Mechanization and Technology

Agricultural innovation: digital technologies for Indian companies

The most advanced digital systems, which are already widespread in European countries, have great opportunities for development even in the Subcontinent where the need to increase the productivity of farms by reducing costs and optimising production factors emerges. The most advanced solutions, on the basis of which to develop Italian-Indian cooperation, were illustrated by the President of Agridigital Carlo Linetti during a conference at EIMA Agrimach.

01 March 2024, New Delhi: Just a few years ago, digital agriculture was a frontier sector, today it is a concrete and booming reality. This is the message that Carlo Linetti, president of Agridigital (FederUnacoma) and vice-president of COBO Group, wanted to convey in his speech at the conference on the theme “Innovation in the agro-mechanical sector as a key to a sustainable future”, held today in Bangalore as part of the EIMA Agrimach festival. Agriculture must meet growing food needs and therefore increase yields, but it must do so with respect for sustainability and biodiversity – Linetti explained – and it can do so only thanks to digital electronic systems, capable of monitoring every environmental and agronomic parameter, optimising production factors. Digital agriculture is able to combine satellite information with data collected by field control units, with sensors and computers applied to machines, while the management of big data and drone and robot fleets requires artificial intelligence systems that are evolving very rapidly.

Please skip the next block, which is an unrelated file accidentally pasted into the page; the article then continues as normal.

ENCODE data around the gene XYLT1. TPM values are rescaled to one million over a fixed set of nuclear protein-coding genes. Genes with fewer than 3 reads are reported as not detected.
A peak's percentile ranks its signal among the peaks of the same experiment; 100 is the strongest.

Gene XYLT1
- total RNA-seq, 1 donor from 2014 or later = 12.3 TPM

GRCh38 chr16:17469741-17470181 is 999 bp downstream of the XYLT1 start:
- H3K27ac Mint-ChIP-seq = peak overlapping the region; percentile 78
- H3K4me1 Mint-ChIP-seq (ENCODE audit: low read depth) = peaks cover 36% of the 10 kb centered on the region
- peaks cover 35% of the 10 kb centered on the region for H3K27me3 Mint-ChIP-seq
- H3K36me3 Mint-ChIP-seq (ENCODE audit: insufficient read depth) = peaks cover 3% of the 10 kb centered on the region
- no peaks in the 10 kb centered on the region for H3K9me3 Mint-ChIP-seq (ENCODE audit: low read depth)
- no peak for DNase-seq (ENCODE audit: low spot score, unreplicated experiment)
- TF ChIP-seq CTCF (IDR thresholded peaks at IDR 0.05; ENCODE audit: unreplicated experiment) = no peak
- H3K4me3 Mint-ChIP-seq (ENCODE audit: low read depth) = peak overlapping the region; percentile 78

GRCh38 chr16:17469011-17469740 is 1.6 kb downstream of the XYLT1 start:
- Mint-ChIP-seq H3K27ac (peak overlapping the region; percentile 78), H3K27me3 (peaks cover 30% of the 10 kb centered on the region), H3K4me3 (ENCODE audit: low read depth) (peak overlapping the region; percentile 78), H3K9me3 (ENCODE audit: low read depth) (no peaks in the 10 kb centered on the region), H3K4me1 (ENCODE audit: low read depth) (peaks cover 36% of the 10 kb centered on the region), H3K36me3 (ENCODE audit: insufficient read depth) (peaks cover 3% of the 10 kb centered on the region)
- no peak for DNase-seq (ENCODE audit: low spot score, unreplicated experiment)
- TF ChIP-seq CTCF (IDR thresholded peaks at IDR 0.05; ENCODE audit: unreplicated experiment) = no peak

This highly technological production method for European agriculture is no longer an optional choice but an obligatory route – said the president of Agridigital – and is destined to play an increasingly strategic role also in Indian agriculture. The country’s productive fabric is in fact composed of small companies that – Linetti specified – can have sufficient profitability only by optimising all production factors, then using advanced digital technologies in perspective. More generally – it has been explained – Indian agriculture must aim at sustainability, limiting the exploitation of water and organic matter, as well as the use of chemical inputs. Cost control is fundamental for agricultural enterprises, related, for example, to energy consumption, fertilisers, the protection of crops from plant diseases and compliance with environmental regulations: digital systems are also decisive in this regard, as also evidenced by the illustration of an advanced system, called VLN Vision Lane Navigation, which represents a technology that is already mature now being refined. Digital technology is a great ally of agriculture – concluded the President of Agridigital – and it must be promoted at every level, achieving the best synergies between public policies, sector industries and university and research structures.

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